Growing up in nearby North Carolina, I had heard of Natural Bridge in Virginia, but never Natural Tunnel. This geological formation and its namesake state park in the southwestern part of the state was our next stop for two nights. Here's a description of the tunnel's history and geology from Wikipedia:
The Natural tunnel, which is up to 200 feet (61 m) wide and 80 feet (24 m) high, began to form more than a million years ago when groundwater bearing carbonic acide percolated through crevices and slowly dissolved limestone and dolomite bedrock. A small river, which is now called Stock Creek, was diverted underground and continued to erode the tunnel over many millennia.
There are a couple of steep park roads to get to the park's campground (come on Pearl!), but once we finally arrived, it was level and worth the drive. There are two camping loops. We chose the Lover’s Leap loop, which has 50-amp electric/water back-in gravel sites plus a new and very nice, clean bath house. The other loop is older and has 30-amp electric/water pull-through sites.
By our frugal standards, this is a relatively expensive park at $35/night plus a $5 parking fee per stay and state tax. However, an unexpected surprise was the laundry room in the bath house. It was super reasonable at just $1 each for a the washer and dryer, so I did an unplanned load. The campground is up high, so we got a good Verizon 4G LTE signal for internet but only one TV station with our over-the-air antenna, PBS. Better than nothing!
We chose site 6, which was large and level and had privacy from foliage behind, but no privacy in front, and not 15 minutes after we got settled, another rig came in and chose site 7 right in front of us, so we wished we’d chosen a different site. Oh well, at least it was a quiet couple! Our loop was only about half full on our first night, a Tuesday, and we noted on our walk with Paisley that the other loop was even more sparsely populated.
On Wednesday night two couples checked in after dark and took the sites on either side of us. They did not respect quiet hours, and their kids were running back and forth from site to site and chattering loudly until at least 11 pm, while the adults hung out around the campfire on site 7 (the quiet couple had left, unfortunately). This is one of the only times since we started RVing that we’ve had problems with noise after quiet hours, other than the occasional truck coming or going.
The next morning one of the women from the party put signs on all the site posts around us, so we think they were having a reunion or a large group of friends coming in later that day. We were relieved to pull out of there and leave them to it as we would have been totally surrounded. This is the level of activity we expect in state parks on weekends, but we were surprised to have this many folks mid-week after the start of the school year.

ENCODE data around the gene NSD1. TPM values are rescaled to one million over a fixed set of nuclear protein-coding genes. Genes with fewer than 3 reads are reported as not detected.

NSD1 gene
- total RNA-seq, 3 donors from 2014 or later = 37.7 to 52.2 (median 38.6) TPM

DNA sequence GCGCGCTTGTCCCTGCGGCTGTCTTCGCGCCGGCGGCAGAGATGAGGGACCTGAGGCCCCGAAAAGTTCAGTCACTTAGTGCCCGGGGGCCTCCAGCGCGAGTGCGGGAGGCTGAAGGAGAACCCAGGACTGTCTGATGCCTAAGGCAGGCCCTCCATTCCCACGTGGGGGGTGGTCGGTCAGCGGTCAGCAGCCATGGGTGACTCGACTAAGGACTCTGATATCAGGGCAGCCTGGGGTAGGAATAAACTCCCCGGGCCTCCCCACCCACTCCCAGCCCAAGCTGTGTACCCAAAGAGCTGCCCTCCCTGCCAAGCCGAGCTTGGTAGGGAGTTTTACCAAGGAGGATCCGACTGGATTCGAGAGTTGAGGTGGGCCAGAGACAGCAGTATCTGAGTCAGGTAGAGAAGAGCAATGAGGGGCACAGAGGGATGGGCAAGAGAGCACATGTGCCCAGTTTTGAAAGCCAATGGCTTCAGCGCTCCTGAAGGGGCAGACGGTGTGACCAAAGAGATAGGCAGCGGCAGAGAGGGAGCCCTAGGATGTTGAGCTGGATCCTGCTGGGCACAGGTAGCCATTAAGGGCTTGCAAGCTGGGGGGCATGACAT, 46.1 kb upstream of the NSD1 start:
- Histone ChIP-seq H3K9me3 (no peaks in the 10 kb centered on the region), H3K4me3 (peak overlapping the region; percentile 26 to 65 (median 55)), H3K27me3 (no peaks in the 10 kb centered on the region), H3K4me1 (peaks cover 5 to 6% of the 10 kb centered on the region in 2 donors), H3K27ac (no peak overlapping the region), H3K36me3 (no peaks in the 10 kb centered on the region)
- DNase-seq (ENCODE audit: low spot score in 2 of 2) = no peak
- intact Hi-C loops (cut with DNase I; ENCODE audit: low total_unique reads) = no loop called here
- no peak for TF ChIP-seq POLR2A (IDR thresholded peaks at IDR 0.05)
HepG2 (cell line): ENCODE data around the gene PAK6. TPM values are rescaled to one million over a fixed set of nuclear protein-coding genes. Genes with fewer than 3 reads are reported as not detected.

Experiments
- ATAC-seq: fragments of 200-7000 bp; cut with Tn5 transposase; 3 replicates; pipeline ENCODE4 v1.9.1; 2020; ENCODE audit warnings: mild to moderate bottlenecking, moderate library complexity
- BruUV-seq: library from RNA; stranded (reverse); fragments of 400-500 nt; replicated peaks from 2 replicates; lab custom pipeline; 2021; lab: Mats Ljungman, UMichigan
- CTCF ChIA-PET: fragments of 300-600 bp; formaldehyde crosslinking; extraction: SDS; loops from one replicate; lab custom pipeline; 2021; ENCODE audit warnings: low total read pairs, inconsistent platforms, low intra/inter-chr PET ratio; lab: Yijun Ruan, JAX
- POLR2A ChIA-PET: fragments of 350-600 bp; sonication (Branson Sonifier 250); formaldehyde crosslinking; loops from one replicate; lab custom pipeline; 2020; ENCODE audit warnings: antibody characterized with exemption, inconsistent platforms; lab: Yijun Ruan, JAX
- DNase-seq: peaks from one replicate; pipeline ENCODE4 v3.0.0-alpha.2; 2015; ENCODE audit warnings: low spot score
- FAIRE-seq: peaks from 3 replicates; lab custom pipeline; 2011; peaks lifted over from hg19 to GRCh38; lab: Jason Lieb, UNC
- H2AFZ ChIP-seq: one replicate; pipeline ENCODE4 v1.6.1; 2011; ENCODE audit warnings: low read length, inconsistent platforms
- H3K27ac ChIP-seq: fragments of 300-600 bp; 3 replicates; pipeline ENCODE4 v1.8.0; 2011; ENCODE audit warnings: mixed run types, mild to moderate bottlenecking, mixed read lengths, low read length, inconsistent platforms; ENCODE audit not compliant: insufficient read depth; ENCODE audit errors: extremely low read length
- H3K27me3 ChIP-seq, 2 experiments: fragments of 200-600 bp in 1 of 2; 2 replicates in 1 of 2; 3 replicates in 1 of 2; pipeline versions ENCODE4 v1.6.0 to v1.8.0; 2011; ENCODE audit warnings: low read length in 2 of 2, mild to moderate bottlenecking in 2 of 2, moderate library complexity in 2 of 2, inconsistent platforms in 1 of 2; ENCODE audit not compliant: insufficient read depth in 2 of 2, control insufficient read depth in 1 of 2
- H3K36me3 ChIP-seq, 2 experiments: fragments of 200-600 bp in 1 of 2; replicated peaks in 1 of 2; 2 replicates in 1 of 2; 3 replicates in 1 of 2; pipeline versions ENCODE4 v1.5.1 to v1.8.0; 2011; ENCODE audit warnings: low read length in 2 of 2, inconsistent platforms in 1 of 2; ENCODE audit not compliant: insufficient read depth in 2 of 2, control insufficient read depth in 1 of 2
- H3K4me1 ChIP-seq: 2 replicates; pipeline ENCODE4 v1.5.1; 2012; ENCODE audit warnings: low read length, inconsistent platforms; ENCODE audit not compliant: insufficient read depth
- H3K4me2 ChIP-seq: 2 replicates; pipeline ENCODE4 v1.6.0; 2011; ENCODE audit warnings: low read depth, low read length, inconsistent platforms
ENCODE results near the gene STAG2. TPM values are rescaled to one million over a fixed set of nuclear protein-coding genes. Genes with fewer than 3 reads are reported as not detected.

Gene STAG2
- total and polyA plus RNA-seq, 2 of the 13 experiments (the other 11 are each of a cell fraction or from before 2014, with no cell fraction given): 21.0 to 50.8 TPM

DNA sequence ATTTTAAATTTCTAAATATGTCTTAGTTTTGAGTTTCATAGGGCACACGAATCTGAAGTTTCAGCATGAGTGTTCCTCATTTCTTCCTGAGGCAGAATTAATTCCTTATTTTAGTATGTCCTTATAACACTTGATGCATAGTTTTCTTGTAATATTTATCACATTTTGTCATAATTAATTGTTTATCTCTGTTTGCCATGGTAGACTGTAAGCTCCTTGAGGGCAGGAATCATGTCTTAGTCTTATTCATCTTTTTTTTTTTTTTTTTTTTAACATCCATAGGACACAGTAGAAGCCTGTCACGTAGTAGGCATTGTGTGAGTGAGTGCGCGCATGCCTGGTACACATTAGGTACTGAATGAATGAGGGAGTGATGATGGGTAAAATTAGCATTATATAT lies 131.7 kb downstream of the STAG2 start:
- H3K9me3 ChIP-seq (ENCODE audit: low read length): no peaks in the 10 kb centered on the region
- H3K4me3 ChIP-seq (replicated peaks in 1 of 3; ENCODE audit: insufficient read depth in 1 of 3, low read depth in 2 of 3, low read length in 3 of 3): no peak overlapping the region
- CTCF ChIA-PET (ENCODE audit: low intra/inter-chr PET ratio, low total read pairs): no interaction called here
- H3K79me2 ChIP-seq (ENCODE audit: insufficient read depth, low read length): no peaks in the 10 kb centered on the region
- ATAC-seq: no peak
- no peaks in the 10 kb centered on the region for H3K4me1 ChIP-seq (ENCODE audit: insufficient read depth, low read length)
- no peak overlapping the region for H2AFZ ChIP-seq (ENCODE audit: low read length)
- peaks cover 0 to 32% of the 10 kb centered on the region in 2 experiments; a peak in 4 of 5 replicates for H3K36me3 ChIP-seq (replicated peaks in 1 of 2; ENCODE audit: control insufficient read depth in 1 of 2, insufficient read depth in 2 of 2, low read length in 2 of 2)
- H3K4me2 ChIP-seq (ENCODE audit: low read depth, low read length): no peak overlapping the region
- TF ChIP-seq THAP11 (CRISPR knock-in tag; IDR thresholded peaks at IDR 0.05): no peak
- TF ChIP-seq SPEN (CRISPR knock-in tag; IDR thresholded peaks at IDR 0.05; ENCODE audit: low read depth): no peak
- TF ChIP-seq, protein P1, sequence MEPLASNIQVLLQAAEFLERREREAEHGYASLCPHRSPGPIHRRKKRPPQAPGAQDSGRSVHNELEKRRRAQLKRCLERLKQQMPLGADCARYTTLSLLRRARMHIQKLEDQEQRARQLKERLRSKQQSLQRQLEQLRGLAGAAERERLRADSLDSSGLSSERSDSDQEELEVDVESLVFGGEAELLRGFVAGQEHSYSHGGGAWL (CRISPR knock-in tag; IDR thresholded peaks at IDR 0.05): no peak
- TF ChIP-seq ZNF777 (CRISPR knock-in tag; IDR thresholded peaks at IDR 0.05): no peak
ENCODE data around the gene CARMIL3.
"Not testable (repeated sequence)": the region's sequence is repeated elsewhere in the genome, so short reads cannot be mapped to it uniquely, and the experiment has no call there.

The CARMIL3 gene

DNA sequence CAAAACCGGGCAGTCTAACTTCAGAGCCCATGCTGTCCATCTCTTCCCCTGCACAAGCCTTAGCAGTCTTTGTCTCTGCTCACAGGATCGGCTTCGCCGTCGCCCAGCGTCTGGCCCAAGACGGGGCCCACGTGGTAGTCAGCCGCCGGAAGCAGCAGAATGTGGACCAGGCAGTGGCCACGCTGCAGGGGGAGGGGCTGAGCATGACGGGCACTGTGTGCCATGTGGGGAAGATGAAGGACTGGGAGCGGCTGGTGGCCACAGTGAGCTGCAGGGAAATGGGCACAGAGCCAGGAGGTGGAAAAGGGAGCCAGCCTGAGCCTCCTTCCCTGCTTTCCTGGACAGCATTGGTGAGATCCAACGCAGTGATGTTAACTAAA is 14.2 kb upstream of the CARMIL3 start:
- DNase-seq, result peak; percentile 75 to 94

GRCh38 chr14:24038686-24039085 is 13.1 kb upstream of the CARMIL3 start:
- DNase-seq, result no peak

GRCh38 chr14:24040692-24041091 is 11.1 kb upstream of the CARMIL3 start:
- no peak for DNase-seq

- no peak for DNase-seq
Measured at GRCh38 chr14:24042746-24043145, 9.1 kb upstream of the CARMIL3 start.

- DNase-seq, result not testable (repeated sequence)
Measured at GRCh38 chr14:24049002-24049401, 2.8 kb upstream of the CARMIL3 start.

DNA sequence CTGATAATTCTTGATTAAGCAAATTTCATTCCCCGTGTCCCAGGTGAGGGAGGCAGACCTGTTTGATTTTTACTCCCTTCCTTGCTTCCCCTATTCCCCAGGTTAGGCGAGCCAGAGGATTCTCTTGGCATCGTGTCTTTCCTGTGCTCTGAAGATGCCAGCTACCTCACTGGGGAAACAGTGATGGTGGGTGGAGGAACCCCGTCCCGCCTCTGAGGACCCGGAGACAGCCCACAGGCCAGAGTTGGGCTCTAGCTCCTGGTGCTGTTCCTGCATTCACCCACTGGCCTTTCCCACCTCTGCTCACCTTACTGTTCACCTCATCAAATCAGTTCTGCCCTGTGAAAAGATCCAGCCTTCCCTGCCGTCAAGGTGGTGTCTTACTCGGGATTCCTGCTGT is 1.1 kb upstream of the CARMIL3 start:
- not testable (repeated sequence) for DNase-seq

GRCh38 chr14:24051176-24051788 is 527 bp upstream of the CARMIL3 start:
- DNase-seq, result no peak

But the hiking was nice!
On our first afternoon in the park, we took a hike on the Purchase Ridge Trail. We had the trail all to ourselves, and it was so pretty, with beautiful fall foliage along the way.
I have always been a fan of this pretty evergreen ground cover, and there was lots of it along this trail.
The foliage was nice too!
At the highest part of the trail, we got a peekaboo view of the natural tunnel that gives the park its name. We'd see it much closer up the following day.
The next morning and our only full day in the park, we headed out to hike the rest of the numerous but short trails. The only one we missed on the map below was the Spring Hollow Trail. We would have hiked it, but we simply didn't notice it until I pulled this map up afterwards. Darn!
The Lover's Leap Trail is where to go to see the view of the Natural Tunnel from above. The chasm depth is 400 feet. It was a beautiful mid-October day for tunnel gazing and leaf peeping!
At the Visitor's Center, we bought a magnet for our board and a sticker for the back of Pearl. We also took in this cool locomotive engine, where I had fun playing train conductor. A busload of school children were just leaving from a field trip, so we had really good timing!
At the Visitor's Center we picked up the Tunnel Trail to get a closer look at the natural tunnel. This trail is only a third of a mile but has lots of stairs and switchbacks, so most folks take a chair lift down and back up for a small fee. Naturally, we chose to walk it!
Once at the bottom of the chasm, we were actually able to walk right across the rails to a deck where you could get a closer look at the tunnel.
Here's the tunnel from the side...
and the front! Too bad there wasn't a pedestrian walkway.
Here's a smaller, man-made tunnel looking back in the other direction. This is where we were able to cross the tracks.
After checking out the tunnel, we took a short spur trail (not shown on the map above) along the creek to the charming Carter Cabin.
After climbing all the stairs back up the Tunnel Trail, we hiked the Tunnel Hill Trail (actually much less hilly!) and saw this pretty specimen in full fall color.
We stopped for one last look at fall foliage from the Lover's Leap Trail on our way back to the campground.
Noisy campers notwithstanding, we had a good time visiting this state park. I am sure it is much busier during the summer, but we had the hiking trails mostly to ourselves, always a plus.
Next up, we enjoy four days in beautiful eastern Tennessee, where the fall foliage is absolutely PEAK.
Emily & Barry
We're a long-married, early-retired couple who are currently traveling as nomads with no fixed home base. After years of living in North Carolina (Emily's home state), we spent 18 months living oceanfront on Ambergris Caye, Belize, a year road-tripping the US in a Honda CR-V, a year in Playa del Carmen, Mexico, and are now roaming North America in our 32' motorhome, Pearl, following warm weather whenever possible.
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